North Korea early on Tuesday conducted a widely anticipated nuclear test - in Punggye-Ri near the Chinese border - amid rising diplomatic tension over the Communist country's nuclear capabilities and growing apprehension about peace in the Korean Peninsula.
"The Democratic People's Republic of Korea (DPRK) said on Tuesday that it has successfully conducted a third nuclear test to safeguard national security against US hostile policy, the official (North Korean) KCNA news agency reported," the state-run Xinhua said in a report in the afternoon.
The nuclear test was carried out with simultaneous statements from capital Pyongyang that the isolated and poor country will continue launching powerful long-range rockets.
The KCNA said a statement that the test - the third nuclear test after 2006 and 2009 - was part of the country's "practical measures of counteraction" to defend its security and sovereignty against hostile US policies, which it claimed have violated DPRK's "rights to launch satellite for peaceful purposes."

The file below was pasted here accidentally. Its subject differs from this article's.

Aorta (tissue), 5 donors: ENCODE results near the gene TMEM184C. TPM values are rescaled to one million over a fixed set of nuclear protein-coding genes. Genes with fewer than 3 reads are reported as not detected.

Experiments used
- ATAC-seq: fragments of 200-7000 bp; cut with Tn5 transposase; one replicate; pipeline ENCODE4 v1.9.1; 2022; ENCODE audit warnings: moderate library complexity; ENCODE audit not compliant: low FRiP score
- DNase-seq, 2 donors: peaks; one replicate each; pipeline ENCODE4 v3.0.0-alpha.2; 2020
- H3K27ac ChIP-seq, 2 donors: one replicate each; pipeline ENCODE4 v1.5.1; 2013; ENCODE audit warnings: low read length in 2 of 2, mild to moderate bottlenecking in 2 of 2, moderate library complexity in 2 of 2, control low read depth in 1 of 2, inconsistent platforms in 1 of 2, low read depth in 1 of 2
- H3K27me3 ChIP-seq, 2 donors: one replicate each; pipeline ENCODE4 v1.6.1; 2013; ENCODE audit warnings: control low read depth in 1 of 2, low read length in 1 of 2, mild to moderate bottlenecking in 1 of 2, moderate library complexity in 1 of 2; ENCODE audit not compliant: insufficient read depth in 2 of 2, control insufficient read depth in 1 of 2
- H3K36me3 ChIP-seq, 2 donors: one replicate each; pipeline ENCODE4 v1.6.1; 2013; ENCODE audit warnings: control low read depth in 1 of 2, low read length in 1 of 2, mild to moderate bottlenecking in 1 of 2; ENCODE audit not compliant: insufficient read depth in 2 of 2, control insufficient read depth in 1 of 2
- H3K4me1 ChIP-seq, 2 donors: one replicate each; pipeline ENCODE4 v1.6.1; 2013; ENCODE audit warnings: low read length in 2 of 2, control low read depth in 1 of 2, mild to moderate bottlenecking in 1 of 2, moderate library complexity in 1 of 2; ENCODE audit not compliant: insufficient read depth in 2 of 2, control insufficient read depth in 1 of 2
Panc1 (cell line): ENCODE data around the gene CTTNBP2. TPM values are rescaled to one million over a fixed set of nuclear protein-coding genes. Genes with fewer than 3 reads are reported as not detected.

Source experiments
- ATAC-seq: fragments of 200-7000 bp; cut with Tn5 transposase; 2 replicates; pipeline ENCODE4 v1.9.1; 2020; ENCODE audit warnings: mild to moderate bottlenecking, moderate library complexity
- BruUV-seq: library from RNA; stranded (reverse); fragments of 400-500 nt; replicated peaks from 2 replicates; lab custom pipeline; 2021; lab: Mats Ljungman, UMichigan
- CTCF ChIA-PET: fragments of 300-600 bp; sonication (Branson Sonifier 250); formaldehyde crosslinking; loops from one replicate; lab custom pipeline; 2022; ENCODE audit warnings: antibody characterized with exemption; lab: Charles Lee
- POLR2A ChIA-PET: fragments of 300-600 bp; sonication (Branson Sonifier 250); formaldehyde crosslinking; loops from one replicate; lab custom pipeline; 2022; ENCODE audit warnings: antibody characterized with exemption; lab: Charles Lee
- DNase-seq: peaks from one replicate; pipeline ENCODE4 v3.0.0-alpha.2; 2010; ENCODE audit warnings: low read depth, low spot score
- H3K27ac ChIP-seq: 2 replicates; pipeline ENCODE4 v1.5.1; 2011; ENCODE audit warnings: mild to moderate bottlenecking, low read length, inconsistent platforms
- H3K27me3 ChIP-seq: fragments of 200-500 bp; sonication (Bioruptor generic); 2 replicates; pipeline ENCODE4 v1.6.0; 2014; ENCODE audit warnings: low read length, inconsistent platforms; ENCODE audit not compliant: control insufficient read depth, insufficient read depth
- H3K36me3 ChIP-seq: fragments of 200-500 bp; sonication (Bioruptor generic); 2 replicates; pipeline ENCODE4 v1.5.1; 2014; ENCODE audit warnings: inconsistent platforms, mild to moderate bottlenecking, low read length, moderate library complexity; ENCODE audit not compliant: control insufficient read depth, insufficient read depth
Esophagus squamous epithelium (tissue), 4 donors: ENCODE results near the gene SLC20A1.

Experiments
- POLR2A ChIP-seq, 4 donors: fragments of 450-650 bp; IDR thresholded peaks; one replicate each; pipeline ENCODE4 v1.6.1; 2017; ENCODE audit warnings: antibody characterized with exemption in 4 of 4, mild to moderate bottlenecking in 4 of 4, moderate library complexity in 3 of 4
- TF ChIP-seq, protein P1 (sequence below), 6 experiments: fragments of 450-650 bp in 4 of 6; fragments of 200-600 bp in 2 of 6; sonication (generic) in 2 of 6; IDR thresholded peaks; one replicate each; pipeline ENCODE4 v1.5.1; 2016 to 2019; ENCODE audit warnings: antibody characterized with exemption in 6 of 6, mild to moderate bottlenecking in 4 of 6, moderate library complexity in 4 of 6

Interestingly, the statement added that test was carried out on a "smaller and light A-bomb unlike previous ones yet with great explosive power."
It remains for experts to decipher that as smaller and lighter bomb, how easy it could be to transport the device.
Close ally China's reaction was framed in angry terms. "The Chinese government in firmly opposed to this act," the ministry of foreign affairs said in a statement, adding it was in "disregard of the common opposition of the international community."
"We strongly urge the DPRK to honour its commitment to denuclearisation and refrain from any move that may further worsen the situation," China said.
Denuclearising the Korean Peninsula, preventing nuclear proliferation and safeguarding peace and stability in Northeast Asia is the firm stand of the Chinese side, the statement said.
Xinhua reported that the DPRK had notified the US and China of its plan a day earlier.
On the continuing missile launched, KCNA said in a statement: "A decision adopted Monday by the Political Bureau of the Central Committee of the Workers' Party of Korea (WPK) "stressed the need to continue launching satellites of Kwangmyongsong series and powerful long-range rockets."